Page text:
Is this the image that Marines really want to cultivate with the general public?  That the rules don’t apply to them?  That the public should bow down and worship the very ground they walk on?  Doesn’t this directly contrast the image of recruits getting off a bus and arriving in basic training, where they will all receive identical clothes and haircuts?  Where they will be stripped of all but their last name and social security number, and explicitly treated as expendable cogs in a vast and uncaring machine?  Isn’t it surprising that people who receive that sort of training would then go on to demand that a school waive a rule that has been standing for over 20 years in order to accommodate their singular desire?

I don’t think it’s surprising at all.  I think the secret to understanding this issue is to understand that the military produces a culture of entitlement.  This might sound shocking or controversial, but it is also true.  Our culture as a whole reinforces this theme.  From the first time you see a recruiting commercial as a child, we are taught that people in the military are heroes, whose occupation alone gives them greater value than mere civilians.  They don’t work, they “serve.”  They are the best, the brightest, the bravest, and all that crap.  This sort of propaganda isn’t just a tool to increase enlistments, it also seeps in to the mindset of active duty personnel.  You learn to ask for a discount everywhere you go (and businesses who don’t engage in price discrimination based on military status are often ridiculed for the crime of treating everyone the same).  You learn to expect preferential hiring status because of your “leadership experience.”  You learn that you are entitled to “special” protections that others are not.  Within your unit, you may be content with being a mere cog in a machine for the “greater good,” but as soon as you step foot off the base, you are taught to expect reverence from the common plebes.  (In fairness, I’ll note that this isn’t exactly a new phenomenon…)

This post might not make me very popular with my former friends and co-workers, but the point needs to be made.  This kind of outrageously selfish behavior on the part of veterans has to be stopped.  It makes us all look like spoiled, selfish, children who demand that the entire world stop and cow-tow to our own desires.  The school has a rule.  The rule is long-standing.  If you want to march in the ceremony, you wear a gown.  Period.  If you don’t like it, don’t march in the ceremony.  There is nothing controversial here.  There is only a fully grown adult acting like a child and attempting to use popular support for the military as a weapon against school officials in order to demand special treatment.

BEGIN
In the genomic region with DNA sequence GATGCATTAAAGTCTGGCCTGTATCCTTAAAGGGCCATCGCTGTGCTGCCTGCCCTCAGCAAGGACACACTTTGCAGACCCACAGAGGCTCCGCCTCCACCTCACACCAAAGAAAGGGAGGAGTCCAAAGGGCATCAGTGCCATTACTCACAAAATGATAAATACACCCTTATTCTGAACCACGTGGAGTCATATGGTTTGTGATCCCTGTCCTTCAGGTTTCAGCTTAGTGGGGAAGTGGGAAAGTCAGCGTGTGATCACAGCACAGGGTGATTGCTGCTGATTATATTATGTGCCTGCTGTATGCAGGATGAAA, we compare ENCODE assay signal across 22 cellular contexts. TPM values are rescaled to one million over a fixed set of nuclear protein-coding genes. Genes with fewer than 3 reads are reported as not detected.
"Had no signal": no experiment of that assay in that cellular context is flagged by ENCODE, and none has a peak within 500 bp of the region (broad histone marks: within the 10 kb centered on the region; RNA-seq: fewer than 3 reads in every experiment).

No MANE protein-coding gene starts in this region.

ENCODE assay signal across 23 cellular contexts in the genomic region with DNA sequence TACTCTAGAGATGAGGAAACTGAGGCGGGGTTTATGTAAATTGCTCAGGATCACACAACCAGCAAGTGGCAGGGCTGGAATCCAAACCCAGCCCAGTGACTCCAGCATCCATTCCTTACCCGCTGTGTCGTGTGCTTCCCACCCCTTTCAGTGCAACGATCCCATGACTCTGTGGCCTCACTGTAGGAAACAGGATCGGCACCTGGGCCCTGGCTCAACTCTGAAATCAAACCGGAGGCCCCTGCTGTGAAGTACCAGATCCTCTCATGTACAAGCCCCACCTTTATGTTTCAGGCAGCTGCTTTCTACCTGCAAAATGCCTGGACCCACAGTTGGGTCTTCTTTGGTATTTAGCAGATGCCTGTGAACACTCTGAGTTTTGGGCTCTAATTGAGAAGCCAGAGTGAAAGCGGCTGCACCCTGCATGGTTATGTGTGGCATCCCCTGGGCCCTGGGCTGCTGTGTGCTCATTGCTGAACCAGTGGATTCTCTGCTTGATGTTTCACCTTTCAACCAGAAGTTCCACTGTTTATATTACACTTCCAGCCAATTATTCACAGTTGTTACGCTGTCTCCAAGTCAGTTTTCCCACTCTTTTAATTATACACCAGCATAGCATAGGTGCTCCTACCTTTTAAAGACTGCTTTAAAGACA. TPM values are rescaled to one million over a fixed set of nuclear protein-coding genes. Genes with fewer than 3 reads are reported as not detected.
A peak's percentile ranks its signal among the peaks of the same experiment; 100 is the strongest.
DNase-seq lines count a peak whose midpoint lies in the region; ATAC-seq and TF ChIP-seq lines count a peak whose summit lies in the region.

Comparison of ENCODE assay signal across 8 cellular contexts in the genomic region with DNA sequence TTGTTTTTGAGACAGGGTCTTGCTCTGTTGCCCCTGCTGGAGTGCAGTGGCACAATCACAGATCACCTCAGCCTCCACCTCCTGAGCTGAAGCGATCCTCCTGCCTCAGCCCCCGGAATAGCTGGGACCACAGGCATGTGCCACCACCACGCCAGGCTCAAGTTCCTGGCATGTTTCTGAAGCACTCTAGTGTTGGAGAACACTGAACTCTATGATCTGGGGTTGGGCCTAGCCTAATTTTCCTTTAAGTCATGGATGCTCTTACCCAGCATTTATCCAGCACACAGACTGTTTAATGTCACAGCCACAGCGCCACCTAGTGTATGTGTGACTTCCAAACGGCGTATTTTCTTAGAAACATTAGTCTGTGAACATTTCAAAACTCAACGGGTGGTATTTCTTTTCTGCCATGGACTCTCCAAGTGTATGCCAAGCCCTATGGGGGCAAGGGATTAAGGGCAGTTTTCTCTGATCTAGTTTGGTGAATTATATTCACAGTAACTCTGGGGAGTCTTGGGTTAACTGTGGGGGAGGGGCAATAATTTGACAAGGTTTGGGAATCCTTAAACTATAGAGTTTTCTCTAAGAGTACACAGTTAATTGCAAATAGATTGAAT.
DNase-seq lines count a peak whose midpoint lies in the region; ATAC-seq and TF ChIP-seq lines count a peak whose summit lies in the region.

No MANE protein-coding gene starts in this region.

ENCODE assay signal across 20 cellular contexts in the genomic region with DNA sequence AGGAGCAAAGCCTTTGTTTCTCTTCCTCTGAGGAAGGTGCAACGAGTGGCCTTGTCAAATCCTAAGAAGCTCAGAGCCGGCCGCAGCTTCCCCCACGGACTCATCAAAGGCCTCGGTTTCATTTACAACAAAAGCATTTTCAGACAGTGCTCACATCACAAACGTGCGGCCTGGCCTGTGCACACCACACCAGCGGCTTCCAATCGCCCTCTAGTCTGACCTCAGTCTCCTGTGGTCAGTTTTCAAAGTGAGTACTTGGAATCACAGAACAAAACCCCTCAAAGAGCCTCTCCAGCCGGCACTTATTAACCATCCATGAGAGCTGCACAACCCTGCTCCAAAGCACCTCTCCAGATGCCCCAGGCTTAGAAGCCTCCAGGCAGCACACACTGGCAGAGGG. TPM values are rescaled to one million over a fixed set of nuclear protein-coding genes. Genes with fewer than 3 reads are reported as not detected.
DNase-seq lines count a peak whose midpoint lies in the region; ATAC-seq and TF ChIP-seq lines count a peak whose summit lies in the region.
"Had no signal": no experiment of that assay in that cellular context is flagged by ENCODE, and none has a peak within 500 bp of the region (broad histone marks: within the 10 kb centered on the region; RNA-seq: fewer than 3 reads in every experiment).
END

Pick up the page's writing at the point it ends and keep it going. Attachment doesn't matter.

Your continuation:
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Common Core Complaints Co-Opted

I’m starting to miss the good old days, when the only media coverage of “Common Core” consisted of Glenn Beck ranting about how it was a giant conspiracy led by Bill Gates to brainwash your children into buying Microsoft products.  But alas, those days are gone and we aren’t getting them back.  Like many of Beck’s rants, common core hysteria has now gone mainstream, and even leftists are starting to speak out against it.

The traditional media is slowly becoming more and more vocal on this issue, and they’re publishing more and more complaints from teachers and parents about why this system is awful.  Good news right?  Liberals and conservatives working together!  What could go wrong?

The same thing that always goes wrong.  Conservatives are so desperate for the attention and approval of liberals that they’re about to get completely screwed over, as they don’t seem to realize that the left’s objections to common core are completely and totally different from what their objections are.  The Glenn Beck opposition to common core seems to be based on two major factors:  that it essentially creates a mandated “national curriculum” which teachers will be required to use, and that it includes a lot of “data mining” conducted by large corporations.  The issues are teacher independence, and student privacy.